Stablecoins are an important and revealing innovation. With deep liquidity, lightning-fast settlement, and dramatic user growth these crypto USDs pose important questions for regulators and traditional financial markets. TLDR: Stablecoins present both challenges and opportunities to regulators, the financial system, and investors. The unfolding regulation of these instruments provides insights for the clash between centralized traditional finance and the new decentralized financial infrastructure of the bitcoin era. I expect centralised stablecoins will be regulated, legitimized and drive adoption into the more powerful decentralized monetary technologies like bitcoin. Eventually they could pose systemic risks for traditional centralized finance.
- Stablecoin supply has grown from $20bn to almost $120bn in the past year
- Instant stablecoin settlement enhances capital efficiency
- Collateralised stablecoins are a stark contrast vs. leveraged traditional finance
- Central banks could be lured by stablecoin velocity
- Stablecoins face towards decentralized bitcoin, but they are centralized
- Centralised stablecoins enhance govt KYC and AML efforts
- Collateral risks could emerge if stablecoin growth continues unabated
- Stablecoin settlement, yields and familiarity open pandora’s box into decentralised technologies like bitcoin
What are they? Digital USDs outside of the banking sector
A stablecoin is a digital token that is pegged to or backed by a fiat currency, most commonly USDs. Unlike traditional digital USDs which are run and maintained by the banking sector, stablecoins sit outside of the banking sector. Reserve backed stablecoins like Tether and USDC are privately issued where pegged stablecoins like DAI are run by protocols like Maker, which work to maintain the peg vs. USDs.
Why do they exist? Instant settlement enhances capital efficiency
Traditional bank transfers take days to clear, which is troublesome for traders who want timely access to capital. For example, a trader may require capital for a pressing margin call. Maybe an investor wants to arbitrage a price discrepancy between exchanges, but they need instant settlement to ensure profitability. In traditional finance banks extend credit lines to cover the transaction and ensure access to capital while the transaction settles behind the scenes.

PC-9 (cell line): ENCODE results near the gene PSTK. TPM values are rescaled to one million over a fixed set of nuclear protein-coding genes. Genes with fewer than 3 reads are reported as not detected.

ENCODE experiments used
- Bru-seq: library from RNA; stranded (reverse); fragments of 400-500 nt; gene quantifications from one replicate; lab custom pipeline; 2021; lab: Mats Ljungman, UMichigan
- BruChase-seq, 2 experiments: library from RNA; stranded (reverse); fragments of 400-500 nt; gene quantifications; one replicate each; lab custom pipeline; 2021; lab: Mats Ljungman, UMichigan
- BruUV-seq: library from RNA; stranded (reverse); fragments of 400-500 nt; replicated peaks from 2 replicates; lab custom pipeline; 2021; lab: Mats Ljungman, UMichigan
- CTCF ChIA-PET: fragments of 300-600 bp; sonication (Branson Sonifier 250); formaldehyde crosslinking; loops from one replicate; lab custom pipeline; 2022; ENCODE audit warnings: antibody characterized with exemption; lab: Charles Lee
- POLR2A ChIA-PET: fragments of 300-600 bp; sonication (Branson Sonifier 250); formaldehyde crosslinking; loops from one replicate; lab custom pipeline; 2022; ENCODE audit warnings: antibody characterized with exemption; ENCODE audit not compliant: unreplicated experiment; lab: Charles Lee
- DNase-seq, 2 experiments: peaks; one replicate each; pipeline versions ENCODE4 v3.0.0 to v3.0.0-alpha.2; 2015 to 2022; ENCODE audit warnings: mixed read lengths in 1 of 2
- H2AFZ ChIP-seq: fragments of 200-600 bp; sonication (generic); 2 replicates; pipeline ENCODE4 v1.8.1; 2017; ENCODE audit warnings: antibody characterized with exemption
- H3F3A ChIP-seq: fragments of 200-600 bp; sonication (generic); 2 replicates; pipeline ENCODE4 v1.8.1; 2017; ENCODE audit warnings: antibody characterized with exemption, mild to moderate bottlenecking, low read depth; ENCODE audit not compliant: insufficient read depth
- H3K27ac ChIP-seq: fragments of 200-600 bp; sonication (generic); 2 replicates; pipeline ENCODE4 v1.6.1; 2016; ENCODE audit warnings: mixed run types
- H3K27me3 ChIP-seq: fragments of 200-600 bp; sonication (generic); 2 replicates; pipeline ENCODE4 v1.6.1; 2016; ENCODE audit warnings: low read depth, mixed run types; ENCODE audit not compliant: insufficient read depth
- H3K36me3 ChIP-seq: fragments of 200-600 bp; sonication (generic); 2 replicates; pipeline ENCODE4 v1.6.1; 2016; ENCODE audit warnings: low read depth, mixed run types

Credit lines grease the wheels of the economy and financial markets, otherwise participants would have to wait a few days for transactions to clear before executing the next transaction. Imagine the hand-brake on financial and economic activity
Traditional banks with their large balance sheets, extensive credit lines and central bank back-stop, in case they overextend, are not active in crypto markets. So, crypto intermediaries require an innovation to grease the wheels in their ecosystem. Instant and cheap settlement through stablecoins is that innovation, and it works.
Stablecoin velocity to drive central bank adoption?
Stablecoin users spend their capital far more frequently than users of traditional money. Monetary velocity in USDC, GUSD and USDT is 15%, 13% and 12% respectively vs. less than 2% in traditional USDs.
Jerome Powell and Christine Lagarde would love to achieve this level of spending velocity in the traditional economy. Central bankers are constantly trying to force consumers, households and businesses to spend more.
Could stablecoin success embolden central banks to leverage off it?
Analysts constantly speculate over the prospect of central bank digital currencies, but what if they merely capitalize off the success of stablecoins? US Federal Reserve appeal must be particularly strong because stablecoins are largely a USD phenomenon. Stablecoin adoption further entrenches USD hegemony. China would, understandably, be less supportive of USD-based stablecoins and more enamoured with a fully centralized central bank digital currency so I expect to see fragmented policy choices globally. But stablecoins could extend USD soft power across the globe, dollarizing certain emerging markets that were not previously dollarized.
Centralized stablecoin issuers provide regulators with an easy avenue for KYC and AML policies, allowing monitoring and surveillance techniques on crypto markets. Surveillance may increase tax compliance and enhance government control, which is another factor in favour of government support. Lack of control is governments’ biggest fear with bitcoin. And while there isn’t much they can do about bitcoin, stablecoins could be viewed as an opportunity for control.
Why should you care?
Stablecoins offer extremely attractive yields
Apart from eye-watering growth and velocity, stablecoins also offer easy access to foreign currency and attractive yields. I have a follow-up article on the way on crypto yields, but glance at the yields available on stablecoin accounts at Blockfi. It’s difficult to dismiss the appeal of parking cash here rather than a 0% yielding bank account.
Are they legal?